A friend and I recently had an engaging DMZC (Deep Meaningful Zoom Conversation) and he asked me, "What are you optimizing your life for?" I said nonchalantly, "I don't know." Now, initially, my answer would have bothered me, but what was surprising this time was that, for the first time, this question did not. Yes, I still don't know the answer to Derek Sivers's age-old question, but I'm not worried.
There are a ton of things I'm doing at the moment, but at the same time, I'm equally confident to say that I'm not the "best" at any. And that's simply because I don't know what to optimize life for -- happiness, meaning, wealth, passion, profession, friends, family, lifestyle? I don't know.
For some, quarantine can be a time when you're supposed to findthat one thing which you were made for. But I feel it's okay if you don't know that "one" thing, simply because there need not be a single thing you should optimize life for.
Last week, I came across this TED Talk on being a "Multipotentialite" (one who has many interests and creative pursuits), and it got me thinking about two questions:
1) If I see myself as "great" 10 or 20 years down the line, what, precisely, is greatness?
2) Does being a multipotentialite take away from that precise definition of greatness?
20 years down the line, you can be "great" at whatever, carpentry, plumbing, or even gardening -- the field doesn't matter. What matters is that you took a deliberate decision and that your state (2o years down the line) matches with your expectation. Notice I'm not saying that "greatness" is equivalent to being the Mozart of carpentry or Da Vinci of plumbing. I'm saying that you are "great," and it's entirely up to you to define what being "great" means.
I'll let Derek Sivers do the rest of the explaining. As you read ahead, I urge you to keep the above two questions in mind:
"So for example, here’s some options. If you’re really into making lots of money, you need to admit that. Or if you really like prestige or fame or you want to leave a legacy or if you really just like freedom and having no responsibility, you need to admit that. But the point is when you look at this, when you chose the thing that you’re most into that means that you need to optimize for that and be willing to let go of the others and it also means just knowing it so well that you are focused on it and you’re willing to not diffuse your energy in trying to do a little bit of this.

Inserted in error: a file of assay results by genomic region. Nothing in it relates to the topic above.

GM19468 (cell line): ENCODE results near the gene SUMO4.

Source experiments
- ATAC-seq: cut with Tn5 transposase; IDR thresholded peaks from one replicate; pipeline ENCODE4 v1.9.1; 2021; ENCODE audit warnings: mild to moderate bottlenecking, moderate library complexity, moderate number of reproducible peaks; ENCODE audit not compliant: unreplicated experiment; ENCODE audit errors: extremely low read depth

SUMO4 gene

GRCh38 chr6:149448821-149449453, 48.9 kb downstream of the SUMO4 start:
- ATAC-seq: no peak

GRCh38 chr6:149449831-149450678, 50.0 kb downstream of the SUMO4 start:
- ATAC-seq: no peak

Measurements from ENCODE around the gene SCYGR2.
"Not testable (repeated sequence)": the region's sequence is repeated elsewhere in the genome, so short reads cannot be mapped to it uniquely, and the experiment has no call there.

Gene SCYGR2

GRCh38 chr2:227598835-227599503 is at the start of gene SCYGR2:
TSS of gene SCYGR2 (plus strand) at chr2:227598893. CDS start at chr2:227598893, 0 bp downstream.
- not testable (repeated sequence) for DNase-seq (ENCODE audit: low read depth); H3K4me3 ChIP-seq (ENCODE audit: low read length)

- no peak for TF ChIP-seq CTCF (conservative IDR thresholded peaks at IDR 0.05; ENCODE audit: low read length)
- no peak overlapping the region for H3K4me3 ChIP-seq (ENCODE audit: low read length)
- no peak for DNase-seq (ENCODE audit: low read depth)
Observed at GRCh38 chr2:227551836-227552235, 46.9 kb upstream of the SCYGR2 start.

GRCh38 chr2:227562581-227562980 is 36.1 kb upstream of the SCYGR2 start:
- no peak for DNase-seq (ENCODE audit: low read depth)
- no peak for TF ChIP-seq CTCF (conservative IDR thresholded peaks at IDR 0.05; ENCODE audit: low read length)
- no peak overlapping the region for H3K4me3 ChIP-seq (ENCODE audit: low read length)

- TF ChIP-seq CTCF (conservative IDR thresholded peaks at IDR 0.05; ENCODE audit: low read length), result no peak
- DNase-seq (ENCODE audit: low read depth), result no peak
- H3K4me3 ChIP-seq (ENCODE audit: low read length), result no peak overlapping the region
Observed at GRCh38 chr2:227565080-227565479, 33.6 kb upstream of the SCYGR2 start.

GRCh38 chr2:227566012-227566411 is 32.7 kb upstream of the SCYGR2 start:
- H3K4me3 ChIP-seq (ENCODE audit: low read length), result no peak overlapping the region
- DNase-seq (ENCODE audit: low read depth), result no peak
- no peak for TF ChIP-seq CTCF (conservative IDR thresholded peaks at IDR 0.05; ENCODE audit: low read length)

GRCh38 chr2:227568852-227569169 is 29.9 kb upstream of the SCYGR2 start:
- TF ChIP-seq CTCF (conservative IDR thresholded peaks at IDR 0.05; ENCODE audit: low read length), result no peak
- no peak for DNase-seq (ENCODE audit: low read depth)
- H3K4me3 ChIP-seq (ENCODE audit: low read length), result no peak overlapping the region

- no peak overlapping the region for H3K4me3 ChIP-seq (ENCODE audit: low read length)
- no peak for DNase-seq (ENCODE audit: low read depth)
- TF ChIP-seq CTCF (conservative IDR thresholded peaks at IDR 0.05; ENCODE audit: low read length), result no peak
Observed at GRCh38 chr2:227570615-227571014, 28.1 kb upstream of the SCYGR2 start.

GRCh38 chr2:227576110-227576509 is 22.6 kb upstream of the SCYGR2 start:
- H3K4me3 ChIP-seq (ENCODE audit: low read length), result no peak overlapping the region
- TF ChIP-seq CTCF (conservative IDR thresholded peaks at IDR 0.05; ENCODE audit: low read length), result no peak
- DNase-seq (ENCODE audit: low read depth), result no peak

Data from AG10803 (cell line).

Like, “Well I kind of want to be a little famous and make a little bit of money and leave a little bit of a legacy and get a little bit of freedom.” No, you have to know what matters to you the most. For example, if you really want to make a lot of money, one way to do it is by letting go of these others and just letting other people take the spotlight, for example. So I lived in LA for six or seven years and some of my friends were Hollywood actors that were actually famous and what surprised me is that they’re not rich.
We always assumed that anybody you’ve watched on the big screen has got to be rich, right? But no, a few of them are but most of them aren’t and it blew my mind until I found out that the richest people in Hollywood are the ones you’ve never heard of because they’ve optimized their career for money. They’ve got the huge house on the hill and nobody knows their name. They’re behind the scenes, they let others take the spotlight in return for a little less money, they take no spotlight in return for more money."
So, it could be 1 thing that you're optimizing for, or if you're a multipotentialite, it could be 10 different things -- That doesn't matter. What matters is that you take a deliberate decision, now or later.
Until next time,
In this quick, casual video, I talk about 3 cool things I learned about productivity after reading Tiago Forte's book 'Design Your Work.'
Half A Thought
Get the latest episode here.
We begin the next chapter by talking about creativity. They talk about how creativity comes from different spaces, how "Creativity" is a sum of "creativities," why creativity requires actionability, and how Abhi's standardized system of note-taking helps him build an idea maze, not an idea box.
Reference 1: https://www.psychologytoday.com/us/articles/199203/the-art-creativity
Reference 2: https://fortelabs.co/blog/how-to-take-smart-notes/
Our Commonplace Book
This article about ancient complications to modern advice is a great read!